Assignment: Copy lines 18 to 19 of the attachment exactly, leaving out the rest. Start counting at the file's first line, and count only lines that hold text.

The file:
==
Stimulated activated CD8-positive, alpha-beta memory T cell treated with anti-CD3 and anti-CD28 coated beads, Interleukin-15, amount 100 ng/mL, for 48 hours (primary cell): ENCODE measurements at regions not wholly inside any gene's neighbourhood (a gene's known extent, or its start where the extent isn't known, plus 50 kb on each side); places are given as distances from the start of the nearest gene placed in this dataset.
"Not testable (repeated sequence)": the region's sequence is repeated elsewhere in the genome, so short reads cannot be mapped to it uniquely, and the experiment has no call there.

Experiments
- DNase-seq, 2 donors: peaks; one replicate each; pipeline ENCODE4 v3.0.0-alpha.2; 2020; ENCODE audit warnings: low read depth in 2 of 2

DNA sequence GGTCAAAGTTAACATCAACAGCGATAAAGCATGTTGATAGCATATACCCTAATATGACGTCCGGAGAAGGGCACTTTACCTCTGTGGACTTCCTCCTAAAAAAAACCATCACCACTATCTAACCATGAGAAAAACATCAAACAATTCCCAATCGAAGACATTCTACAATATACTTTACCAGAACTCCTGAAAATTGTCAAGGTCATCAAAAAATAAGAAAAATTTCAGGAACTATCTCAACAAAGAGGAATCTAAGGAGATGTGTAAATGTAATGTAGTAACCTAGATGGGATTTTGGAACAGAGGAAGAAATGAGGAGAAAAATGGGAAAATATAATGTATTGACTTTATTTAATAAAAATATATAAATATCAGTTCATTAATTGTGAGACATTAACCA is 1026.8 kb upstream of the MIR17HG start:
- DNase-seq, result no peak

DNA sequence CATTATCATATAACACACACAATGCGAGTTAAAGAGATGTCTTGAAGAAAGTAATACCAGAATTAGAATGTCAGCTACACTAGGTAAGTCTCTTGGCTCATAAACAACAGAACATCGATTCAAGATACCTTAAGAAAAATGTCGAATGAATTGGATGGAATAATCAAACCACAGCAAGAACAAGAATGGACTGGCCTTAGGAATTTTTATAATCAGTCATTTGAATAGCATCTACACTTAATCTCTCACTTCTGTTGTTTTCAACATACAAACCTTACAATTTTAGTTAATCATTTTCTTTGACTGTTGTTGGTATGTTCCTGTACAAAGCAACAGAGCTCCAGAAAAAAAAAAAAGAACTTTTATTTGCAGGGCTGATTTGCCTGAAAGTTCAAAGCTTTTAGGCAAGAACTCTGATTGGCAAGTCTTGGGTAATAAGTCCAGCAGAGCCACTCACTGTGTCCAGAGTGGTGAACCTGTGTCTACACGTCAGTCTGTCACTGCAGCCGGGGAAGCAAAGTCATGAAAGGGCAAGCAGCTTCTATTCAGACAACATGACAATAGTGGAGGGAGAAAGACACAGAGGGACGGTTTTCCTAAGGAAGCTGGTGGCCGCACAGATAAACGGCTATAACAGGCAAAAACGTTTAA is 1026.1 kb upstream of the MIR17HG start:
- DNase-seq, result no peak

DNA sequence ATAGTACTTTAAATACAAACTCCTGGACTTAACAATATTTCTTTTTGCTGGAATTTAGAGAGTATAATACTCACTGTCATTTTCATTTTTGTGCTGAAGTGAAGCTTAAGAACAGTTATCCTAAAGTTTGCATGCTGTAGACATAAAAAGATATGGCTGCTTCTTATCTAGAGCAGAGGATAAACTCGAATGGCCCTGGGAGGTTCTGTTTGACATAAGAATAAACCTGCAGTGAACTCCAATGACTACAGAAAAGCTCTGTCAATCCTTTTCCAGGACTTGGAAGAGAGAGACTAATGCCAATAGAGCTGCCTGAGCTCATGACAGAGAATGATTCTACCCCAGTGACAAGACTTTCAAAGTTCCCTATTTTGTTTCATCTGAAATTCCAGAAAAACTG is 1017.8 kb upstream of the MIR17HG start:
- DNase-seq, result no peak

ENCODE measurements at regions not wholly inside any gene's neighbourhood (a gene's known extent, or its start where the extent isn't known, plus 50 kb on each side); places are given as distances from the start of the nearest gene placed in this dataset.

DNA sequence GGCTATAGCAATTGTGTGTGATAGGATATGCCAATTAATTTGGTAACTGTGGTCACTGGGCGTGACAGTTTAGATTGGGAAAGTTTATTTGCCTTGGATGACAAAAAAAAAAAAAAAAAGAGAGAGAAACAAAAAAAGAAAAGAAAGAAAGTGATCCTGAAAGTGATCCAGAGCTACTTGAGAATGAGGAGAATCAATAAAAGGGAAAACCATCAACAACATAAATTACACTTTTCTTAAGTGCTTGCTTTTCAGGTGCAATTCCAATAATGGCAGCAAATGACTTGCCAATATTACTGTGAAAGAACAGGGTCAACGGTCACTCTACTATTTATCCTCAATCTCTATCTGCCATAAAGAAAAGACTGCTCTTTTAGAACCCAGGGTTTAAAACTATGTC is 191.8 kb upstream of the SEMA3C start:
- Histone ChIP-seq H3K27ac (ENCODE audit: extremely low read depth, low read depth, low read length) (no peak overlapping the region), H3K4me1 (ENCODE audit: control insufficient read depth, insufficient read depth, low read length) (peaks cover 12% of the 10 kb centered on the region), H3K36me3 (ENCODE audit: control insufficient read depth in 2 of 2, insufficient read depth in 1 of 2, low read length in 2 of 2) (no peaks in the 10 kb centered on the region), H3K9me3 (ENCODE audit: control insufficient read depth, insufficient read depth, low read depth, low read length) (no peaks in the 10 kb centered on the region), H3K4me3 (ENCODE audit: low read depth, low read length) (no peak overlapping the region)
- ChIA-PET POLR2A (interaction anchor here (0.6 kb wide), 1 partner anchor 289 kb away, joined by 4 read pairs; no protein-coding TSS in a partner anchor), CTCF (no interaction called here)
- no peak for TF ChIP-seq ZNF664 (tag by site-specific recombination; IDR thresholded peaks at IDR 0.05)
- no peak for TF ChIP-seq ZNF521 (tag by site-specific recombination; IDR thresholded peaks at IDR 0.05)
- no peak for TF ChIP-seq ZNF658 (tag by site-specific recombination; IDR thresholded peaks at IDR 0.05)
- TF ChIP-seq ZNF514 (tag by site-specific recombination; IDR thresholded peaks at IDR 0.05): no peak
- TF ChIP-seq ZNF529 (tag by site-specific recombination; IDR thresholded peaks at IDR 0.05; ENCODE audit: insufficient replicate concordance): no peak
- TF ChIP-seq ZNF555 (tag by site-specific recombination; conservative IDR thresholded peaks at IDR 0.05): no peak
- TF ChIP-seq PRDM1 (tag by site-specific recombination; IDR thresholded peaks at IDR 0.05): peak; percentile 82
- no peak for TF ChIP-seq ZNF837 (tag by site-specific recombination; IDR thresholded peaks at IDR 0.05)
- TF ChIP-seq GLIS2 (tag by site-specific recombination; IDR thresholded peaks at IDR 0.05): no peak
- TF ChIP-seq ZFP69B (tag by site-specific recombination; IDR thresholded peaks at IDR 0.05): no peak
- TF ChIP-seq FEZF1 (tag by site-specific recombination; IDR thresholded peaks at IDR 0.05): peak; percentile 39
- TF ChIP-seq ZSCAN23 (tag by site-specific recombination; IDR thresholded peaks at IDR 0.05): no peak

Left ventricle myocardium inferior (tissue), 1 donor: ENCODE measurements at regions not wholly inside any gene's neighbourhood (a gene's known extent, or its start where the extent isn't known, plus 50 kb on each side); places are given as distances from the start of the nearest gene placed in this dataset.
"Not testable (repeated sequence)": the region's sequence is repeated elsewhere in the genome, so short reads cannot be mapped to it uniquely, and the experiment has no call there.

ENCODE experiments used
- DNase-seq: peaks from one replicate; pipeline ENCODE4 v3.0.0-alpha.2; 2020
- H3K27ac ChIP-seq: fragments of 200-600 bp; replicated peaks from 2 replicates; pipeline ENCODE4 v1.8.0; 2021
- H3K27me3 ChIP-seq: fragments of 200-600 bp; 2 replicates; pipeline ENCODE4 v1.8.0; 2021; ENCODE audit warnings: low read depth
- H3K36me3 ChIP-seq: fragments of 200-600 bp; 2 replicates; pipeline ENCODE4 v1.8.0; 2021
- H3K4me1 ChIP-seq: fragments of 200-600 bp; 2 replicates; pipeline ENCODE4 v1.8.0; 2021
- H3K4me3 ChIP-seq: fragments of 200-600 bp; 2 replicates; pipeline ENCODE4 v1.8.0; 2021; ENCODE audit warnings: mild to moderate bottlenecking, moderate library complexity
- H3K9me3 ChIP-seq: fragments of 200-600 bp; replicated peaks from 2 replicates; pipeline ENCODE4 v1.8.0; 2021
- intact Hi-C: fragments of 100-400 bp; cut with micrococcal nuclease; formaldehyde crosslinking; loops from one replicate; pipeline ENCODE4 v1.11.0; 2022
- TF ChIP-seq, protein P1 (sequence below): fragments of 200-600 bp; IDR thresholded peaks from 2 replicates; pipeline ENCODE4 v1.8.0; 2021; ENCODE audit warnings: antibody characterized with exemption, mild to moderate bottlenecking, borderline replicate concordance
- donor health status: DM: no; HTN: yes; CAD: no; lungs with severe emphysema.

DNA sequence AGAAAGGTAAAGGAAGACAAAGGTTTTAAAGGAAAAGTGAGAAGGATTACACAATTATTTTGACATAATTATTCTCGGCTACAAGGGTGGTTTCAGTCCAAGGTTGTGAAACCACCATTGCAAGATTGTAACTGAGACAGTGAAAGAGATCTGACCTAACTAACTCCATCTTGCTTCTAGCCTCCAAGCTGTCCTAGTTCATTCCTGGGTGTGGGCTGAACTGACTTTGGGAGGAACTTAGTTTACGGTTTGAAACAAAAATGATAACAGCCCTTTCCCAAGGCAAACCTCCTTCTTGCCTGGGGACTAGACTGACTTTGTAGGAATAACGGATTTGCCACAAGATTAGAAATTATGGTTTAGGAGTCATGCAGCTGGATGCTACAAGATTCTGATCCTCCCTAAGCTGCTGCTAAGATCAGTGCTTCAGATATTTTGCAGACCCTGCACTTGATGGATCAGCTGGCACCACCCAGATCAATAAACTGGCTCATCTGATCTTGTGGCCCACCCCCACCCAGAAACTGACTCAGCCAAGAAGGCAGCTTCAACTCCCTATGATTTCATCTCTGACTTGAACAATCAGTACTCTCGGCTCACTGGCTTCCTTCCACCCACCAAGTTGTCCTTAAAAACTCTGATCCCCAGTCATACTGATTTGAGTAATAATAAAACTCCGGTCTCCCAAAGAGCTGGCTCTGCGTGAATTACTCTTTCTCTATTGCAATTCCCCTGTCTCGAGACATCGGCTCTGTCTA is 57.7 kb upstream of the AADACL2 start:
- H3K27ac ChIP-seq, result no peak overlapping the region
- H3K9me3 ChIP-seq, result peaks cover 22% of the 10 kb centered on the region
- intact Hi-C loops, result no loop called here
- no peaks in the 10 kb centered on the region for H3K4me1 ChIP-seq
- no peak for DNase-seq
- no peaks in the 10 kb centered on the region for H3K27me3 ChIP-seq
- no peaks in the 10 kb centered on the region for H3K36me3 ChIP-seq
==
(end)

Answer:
- TF ChIP-seq ZNF514 (tag by site-specific recombination; IDR thresholded peaks at IDR 0.05): no peak
- TF ChIP-seq ZNF529 (tag by site-specific recombination; IDR thresholded peaks at IDR 0.05; ENCODE audit: insufficient replicate concordance): no peak